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Writes data to a file.


int _write(
   int fd,
   const void *buffer,
   unsigned int count


File descriptor of file into which data is written.

Data to be written.

Number of bytes.

Return value

If successful, _write returns the number of bytes written. If the actual space remaining on the disk is less than the size of the buffer the function is trying to write to the disk, _write fails and doesn't flush any of the buffer's contents to the disk. A return value of -1 indicates an error. If invalid parameters are passed, this function invokes the invalid parameter handler, as described in Parameter validation. If execution is allowed to continue, the function returns -1 and errno is set to one of three values: EBADF, which means the file descriptor is invalid or the file isn't opened for writing; ENOSPC, which means there isn't enough space left on the device for the operation; or EINVAL, which means that buffer was a null pointer, or that an odd count of bytes was passed in Unicode mode.

For more information about these and other return codes, see errno, _doserrno, _sys_errlist, and _sys_nerr.

If the file is opened in text mode, each line feed character is replaced with a carriage return-line feed pair in the output. The replacement doesn't affect the return value.

When the file is opened in Unicode translation mode—for example, if fd is opened by using _open or _sopen and a mode parameter that includes _O_WTEXT, _O_U16TEXT, or _O_U8TEXT, or if it's opened by using fopen and a mode parameter that includes ccs=UNICODE, ccs=UTF-16LE, or ccs=UTF-8, or if the mode is changed to a Unicode translation mode by using _setmodebuffer is interpreted as a pointer to an array of wchar_t that contains UTF-16 data. An attempt to write an odd number of bytes in this mode causes a parameter validation error.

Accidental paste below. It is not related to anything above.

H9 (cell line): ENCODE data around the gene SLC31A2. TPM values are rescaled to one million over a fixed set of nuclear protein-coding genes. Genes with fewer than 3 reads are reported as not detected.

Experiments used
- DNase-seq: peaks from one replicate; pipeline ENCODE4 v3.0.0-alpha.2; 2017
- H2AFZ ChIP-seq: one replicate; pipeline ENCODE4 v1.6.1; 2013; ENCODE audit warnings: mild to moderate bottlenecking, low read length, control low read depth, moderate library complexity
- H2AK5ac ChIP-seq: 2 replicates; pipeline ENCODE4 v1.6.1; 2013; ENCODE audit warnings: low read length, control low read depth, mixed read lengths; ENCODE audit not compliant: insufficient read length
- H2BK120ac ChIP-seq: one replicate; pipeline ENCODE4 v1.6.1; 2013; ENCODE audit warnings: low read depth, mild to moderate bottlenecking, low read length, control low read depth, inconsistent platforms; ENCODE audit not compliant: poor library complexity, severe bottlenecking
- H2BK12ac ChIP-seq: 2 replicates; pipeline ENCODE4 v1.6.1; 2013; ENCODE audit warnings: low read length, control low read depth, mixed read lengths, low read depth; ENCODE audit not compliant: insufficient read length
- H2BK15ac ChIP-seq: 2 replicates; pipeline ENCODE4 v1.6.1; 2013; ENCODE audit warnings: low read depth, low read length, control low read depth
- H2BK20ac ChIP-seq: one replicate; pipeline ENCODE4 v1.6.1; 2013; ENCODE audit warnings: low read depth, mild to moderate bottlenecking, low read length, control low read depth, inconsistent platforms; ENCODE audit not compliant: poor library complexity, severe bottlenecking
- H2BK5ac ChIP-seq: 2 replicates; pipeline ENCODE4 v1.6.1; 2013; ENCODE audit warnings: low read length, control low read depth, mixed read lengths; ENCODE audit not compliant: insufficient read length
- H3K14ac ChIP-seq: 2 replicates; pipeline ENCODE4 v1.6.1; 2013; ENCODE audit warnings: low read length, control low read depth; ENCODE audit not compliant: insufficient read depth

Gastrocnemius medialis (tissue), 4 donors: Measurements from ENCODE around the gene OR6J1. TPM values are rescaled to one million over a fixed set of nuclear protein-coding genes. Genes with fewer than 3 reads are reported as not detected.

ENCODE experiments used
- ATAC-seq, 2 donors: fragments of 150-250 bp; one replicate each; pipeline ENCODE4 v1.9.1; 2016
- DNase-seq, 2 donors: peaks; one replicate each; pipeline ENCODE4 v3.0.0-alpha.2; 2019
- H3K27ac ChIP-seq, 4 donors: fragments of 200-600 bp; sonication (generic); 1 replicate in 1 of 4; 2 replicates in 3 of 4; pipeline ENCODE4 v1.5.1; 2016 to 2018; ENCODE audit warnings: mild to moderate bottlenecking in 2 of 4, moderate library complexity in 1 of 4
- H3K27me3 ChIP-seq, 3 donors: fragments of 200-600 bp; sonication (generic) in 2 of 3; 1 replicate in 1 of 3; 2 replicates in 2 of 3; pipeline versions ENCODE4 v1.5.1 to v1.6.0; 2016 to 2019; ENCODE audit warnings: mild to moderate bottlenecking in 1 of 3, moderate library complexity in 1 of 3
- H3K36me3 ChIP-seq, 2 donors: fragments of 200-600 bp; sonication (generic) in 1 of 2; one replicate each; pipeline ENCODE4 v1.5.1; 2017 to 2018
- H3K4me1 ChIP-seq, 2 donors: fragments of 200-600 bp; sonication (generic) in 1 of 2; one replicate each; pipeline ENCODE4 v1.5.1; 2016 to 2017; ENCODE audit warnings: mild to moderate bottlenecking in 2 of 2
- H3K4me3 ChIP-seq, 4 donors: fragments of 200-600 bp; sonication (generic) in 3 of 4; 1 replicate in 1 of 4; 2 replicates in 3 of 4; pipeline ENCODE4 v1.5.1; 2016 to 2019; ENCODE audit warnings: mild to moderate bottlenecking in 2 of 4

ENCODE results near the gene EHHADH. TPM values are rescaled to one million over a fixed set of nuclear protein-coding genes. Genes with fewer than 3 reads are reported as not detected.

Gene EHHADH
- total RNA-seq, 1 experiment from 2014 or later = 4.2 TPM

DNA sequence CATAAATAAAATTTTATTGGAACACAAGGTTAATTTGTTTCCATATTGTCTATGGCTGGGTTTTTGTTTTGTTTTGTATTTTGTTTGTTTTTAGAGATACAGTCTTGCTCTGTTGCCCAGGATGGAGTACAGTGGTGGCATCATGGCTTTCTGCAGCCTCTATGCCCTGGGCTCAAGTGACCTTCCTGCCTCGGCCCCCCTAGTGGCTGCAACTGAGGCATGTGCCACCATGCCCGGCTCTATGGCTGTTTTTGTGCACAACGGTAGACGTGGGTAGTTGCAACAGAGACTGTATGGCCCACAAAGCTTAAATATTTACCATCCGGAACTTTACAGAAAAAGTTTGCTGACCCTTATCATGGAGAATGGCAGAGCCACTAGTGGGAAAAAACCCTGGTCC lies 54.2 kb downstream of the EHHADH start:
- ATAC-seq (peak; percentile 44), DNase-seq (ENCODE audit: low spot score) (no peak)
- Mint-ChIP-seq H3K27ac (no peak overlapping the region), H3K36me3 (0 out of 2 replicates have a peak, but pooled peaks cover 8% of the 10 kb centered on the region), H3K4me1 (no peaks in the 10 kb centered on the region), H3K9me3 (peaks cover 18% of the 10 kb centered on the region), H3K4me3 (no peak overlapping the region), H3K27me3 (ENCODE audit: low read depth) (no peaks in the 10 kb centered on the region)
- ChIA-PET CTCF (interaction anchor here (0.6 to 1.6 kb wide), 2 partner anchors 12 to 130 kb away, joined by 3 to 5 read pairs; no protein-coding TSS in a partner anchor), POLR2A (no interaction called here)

The _write function writes count bytes from buffer into the file associated with fd. The write operation begins at the current position of the file pointer (if any) associated with the given file. If the file is open for appending, the operation begins at the current end of the file. After the write operation, the file pointer is increased by the number of bytes written.

When it writes to files opened in text mode, _write treats a CTRL+Z character as the logical end of file. When it writes to a device, _write treats a CTRL+Z character in the buffer as an output terminator.

By default, this function's global state is scoped to the application. To change this behavior, see Global state in the CRT.


Routine Required header
_write <io.h>

For more compatibility information, see Compatibility.


// crt__write.c
// This program opens a file for output and uses _write to write
// some bytes to the file.

#include <io.h>
#include <stdio.h>
#include <stdlib.h>
#include <fcntl.h>
#include <sys/types.h>
#include <sys/stat.h>
#include <errno.h>
#include <share.h>

char buffer[] = "This is a test of '_write' function";

int main( void )
   int         fileHandle = 0;
   unsigned    bytesWritten = 0;

   if ( _sopen_s(&fileHandle, "write.o", _O_RDWR | _O_CREAT,
                  _SH_DENYNO, _S_IREAD | _S_IWRITE) )
      return -1;

   if (( bytesWritten = _write( fileHandle, buffer, sizeof( buffer ))) == -1 )
         case EBADF:
            perror("Bad file descriptor!");
         case ENOSPC:
            perror("No space left on device!");
         case EINVAL:
            perror("Invalid parameter: buffer was NULL!");
            // An unrelated error occurred
            perror("Unexpected error!");
      printf_s( "Wrote %u bytes to file.\n", bytesWritten );
   _close( fileHandle );
Wrote 36 bytes to file.

See also

Low-level I/O
_open, _wopen